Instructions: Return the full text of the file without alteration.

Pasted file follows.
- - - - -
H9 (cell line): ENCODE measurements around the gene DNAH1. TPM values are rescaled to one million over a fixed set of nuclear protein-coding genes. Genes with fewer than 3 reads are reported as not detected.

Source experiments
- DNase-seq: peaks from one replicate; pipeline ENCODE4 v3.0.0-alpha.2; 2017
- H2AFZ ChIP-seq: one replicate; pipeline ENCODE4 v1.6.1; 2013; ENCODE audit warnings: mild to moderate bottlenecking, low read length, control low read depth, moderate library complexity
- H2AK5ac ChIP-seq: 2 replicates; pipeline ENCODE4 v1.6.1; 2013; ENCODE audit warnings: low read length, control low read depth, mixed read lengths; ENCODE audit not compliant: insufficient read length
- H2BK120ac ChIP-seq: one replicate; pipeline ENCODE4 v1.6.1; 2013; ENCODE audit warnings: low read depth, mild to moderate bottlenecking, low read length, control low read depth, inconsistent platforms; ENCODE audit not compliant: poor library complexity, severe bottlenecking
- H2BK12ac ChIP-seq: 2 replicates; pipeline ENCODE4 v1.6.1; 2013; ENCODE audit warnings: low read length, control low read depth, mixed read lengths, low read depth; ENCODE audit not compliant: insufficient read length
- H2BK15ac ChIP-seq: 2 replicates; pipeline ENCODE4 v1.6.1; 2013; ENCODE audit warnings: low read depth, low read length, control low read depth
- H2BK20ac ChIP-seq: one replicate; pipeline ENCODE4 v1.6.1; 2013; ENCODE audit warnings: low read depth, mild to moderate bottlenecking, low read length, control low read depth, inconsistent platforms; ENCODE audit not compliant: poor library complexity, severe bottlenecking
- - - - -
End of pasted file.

H9 (cell line): ENCODE measurements around the gene DNAH1. TPM values are rescaled to one million over a fixed set of nuclear protein-coding genes. Genes with fewer than 3 reads are reported as not detected.

Source experiments
- DNase-seq: peaks from one replicate; pipeline ENCODE4 v3.0.0-alpha.2; 2017
- H2AFZ ChIP-seq: one replicate; pipeline ENCODE4 v1.6.1; 2013; ENCODE audit warnings: mild to moderate bottlenecking, low read length, control low read depth, moderate library complexity
- H2AK5ac ChIP-seq: 2 replicates; pipeline ENCODE4 v1.6.1; 2013; ENCODE audit warnings: low read length, control low read depth, mixed read lengths; ENCODE audit not compliant: insufficient read length
- H2BK120ac ChIP-seq: one replicate; pipeline ENCODE4 v1.6.1; 2013; ENCODE audit warnings: low read depth, mild to moderate bottlenecking, low read length, control low read depth, inconsistent platforms; ENCODE audit not compliant: poor library complexity, severe bottlenecking
- H2BK12ac ChIP-seq: 2 replicates; pipeline ENCODE4 v1.6.1; 2013; ENCODE audit warnings: low read length, control low read depth, mixed read lengths, low read depth; ENCODE audit not compliant: insufficient read length
- H2BK15ac ChIP-seq: 2 replicates; pipeline ENCODE4 v1.6.1; 2013; ENCODE audit warnings: low read depth, low read length, control low read depth
- H2BK20ac ChIP-seq: one replicate; pipeline ENCODE4 v1.6.1; 2013; ENCODE audit warnings: low read depth, mild to moderate bottlenecking, low read length, control low read depth, inconsistent platforms; ENCODE audit not compliant: poor library complexity, severe bottlenecking